|Posted by Zane Smith on September 24, 2017 at 9:05 PM||comments (224)|
I'm finally getting around to going into a bit more detail about the experiment I'm starting with some of my orchids: using live sphagnum moss as a potting media. As I've delved into growing more unique varieties of Nepenthes and other carnivorous plants of late, I've noticed how many of these growers cultivate their own colonies of live sphagnum moss in order to use it as media for their tropical carnivores--most notably their nepenthes.
Once I finally purchased some live sphagnum of my own, I had an epiphany. If live sphagnum is so good for nepenthes, and cloud-forest orchids grow right alongside highland nepenthes species, why wouldn't live sphagnum work as an alternative substrate?
Here are the reasons I am trying to use live sphagnum:
1) My grow area is indoors, so I have extremely high air movement, so bark/hydroton clay dries out exceptionally fast. The humidity remains in the 40-70% range in my dedicated grow room, but I keep the air movement high to discourage any mold/fungal growth.
2) Live sphagnum moss doesn't compact like long-fibered sphagnum. Since it's living, it continues to grow and multiply with your plants. (Yes, it definitely requires trimming as it grows at a decent pace. The more the better though, right?) Thus, it holds a ton of moisture, yet doesn't choke out your orchid's roots at as quick of a pace as the moss will have to die further in the pot before it will start to compact.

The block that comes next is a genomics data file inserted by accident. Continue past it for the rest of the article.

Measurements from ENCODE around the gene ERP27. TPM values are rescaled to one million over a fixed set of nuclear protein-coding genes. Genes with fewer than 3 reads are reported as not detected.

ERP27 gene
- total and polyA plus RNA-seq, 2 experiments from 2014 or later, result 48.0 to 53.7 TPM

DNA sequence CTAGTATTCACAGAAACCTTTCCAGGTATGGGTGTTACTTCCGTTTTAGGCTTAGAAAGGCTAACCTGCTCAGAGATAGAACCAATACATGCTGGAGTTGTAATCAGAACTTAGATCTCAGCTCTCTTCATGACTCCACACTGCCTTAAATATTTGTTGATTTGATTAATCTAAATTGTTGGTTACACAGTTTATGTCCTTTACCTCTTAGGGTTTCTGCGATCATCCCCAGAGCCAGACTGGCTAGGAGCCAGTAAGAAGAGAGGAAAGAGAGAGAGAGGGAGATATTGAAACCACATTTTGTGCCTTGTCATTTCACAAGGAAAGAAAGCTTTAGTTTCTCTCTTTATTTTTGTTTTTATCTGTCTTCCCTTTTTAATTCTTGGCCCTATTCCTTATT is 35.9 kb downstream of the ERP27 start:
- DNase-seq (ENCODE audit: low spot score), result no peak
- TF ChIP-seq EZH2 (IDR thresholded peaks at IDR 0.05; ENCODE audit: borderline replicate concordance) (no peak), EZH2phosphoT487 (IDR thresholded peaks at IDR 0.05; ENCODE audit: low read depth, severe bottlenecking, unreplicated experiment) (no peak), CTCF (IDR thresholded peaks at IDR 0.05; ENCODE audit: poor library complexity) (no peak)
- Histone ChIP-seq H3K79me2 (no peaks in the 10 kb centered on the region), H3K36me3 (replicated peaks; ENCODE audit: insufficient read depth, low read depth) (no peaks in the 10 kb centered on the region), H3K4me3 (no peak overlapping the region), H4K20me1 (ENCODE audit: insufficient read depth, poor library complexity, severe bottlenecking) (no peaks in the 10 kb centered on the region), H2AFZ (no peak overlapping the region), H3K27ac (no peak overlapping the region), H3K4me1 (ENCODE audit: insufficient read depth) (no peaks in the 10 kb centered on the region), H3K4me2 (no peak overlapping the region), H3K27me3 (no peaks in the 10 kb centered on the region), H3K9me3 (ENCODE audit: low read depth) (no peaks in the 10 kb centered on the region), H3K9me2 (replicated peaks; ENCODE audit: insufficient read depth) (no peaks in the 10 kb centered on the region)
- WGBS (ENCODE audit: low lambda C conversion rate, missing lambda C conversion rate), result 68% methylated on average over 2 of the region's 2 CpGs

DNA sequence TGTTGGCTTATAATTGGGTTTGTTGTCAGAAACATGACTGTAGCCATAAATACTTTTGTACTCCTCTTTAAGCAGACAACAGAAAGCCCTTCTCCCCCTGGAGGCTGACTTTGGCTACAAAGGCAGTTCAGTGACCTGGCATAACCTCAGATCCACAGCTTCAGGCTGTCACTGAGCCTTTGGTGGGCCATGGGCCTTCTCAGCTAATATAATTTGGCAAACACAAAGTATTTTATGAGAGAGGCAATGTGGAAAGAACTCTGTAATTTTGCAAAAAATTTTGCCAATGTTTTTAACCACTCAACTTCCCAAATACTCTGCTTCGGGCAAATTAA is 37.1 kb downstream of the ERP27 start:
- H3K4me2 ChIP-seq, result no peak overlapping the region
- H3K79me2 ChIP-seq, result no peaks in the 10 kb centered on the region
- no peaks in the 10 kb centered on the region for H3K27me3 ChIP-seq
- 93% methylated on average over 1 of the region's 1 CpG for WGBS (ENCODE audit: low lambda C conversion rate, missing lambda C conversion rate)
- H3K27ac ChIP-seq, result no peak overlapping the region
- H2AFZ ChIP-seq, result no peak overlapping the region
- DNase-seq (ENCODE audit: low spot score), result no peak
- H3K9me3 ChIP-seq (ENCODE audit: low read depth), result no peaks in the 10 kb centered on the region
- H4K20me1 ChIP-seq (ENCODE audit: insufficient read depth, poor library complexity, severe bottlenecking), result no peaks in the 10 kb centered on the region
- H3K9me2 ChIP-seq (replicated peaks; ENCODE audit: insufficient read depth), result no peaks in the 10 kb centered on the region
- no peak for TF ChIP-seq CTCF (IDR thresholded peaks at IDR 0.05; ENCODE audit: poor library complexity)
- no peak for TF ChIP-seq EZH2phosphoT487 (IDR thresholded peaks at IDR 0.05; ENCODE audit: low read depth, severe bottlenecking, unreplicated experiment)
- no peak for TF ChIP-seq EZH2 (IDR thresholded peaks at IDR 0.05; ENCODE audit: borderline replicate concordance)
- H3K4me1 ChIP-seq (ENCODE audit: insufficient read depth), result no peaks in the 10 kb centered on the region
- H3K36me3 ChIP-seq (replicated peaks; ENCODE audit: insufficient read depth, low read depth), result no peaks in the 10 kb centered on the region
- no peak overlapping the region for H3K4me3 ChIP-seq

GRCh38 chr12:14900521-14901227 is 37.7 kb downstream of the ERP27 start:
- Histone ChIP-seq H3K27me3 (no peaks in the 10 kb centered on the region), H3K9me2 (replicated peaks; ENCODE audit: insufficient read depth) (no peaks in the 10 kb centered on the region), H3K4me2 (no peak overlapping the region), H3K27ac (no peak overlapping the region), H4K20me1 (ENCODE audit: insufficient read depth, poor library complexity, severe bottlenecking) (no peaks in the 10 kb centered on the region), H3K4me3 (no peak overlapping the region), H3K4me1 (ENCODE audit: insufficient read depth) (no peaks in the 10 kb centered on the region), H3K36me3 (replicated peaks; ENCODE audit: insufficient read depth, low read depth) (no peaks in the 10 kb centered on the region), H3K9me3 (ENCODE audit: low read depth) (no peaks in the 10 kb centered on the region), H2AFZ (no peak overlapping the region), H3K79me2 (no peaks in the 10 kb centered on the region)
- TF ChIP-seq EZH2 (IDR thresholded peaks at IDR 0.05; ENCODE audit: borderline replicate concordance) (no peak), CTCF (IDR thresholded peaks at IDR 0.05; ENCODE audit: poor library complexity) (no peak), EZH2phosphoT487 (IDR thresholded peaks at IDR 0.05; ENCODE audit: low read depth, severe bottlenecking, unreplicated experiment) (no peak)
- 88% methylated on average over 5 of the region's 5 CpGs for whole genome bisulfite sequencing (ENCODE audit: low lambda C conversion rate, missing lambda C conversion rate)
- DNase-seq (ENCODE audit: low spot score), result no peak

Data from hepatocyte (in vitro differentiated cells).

3) Live sphagnum is great a telling you when it needs water as it tends to dry out rather quickly. While that means more upkeep in some cases, it stands as a constant reminder that "you need to water." Naturally, this should lend itself well to oncidiums/stanhopea, draculas, masdevallias, etc that really enjoy the constant moisture. And if you accidentally let the moss die, at least you have the freshest possible long-fibered, dried spaghnum media anyone could hope for.
4) Live sphaagnum has a very "natural" look, so personally, I find it very aesthetically pleasing.
I definitely don't intend to use this on all of my plants, but I'm interested in trying it on a good few of the water lovers and some back bulbs, in order to do a little bit of science. If you've made it this far through my rambling, you definitely deserve a reprieve, so here are some pictures of a few plants I've potted in live spaghnum--orchids and nepenthes--as well as of my colonies.
EDIT: Just kidding, my pictures won't post, but they're available upon request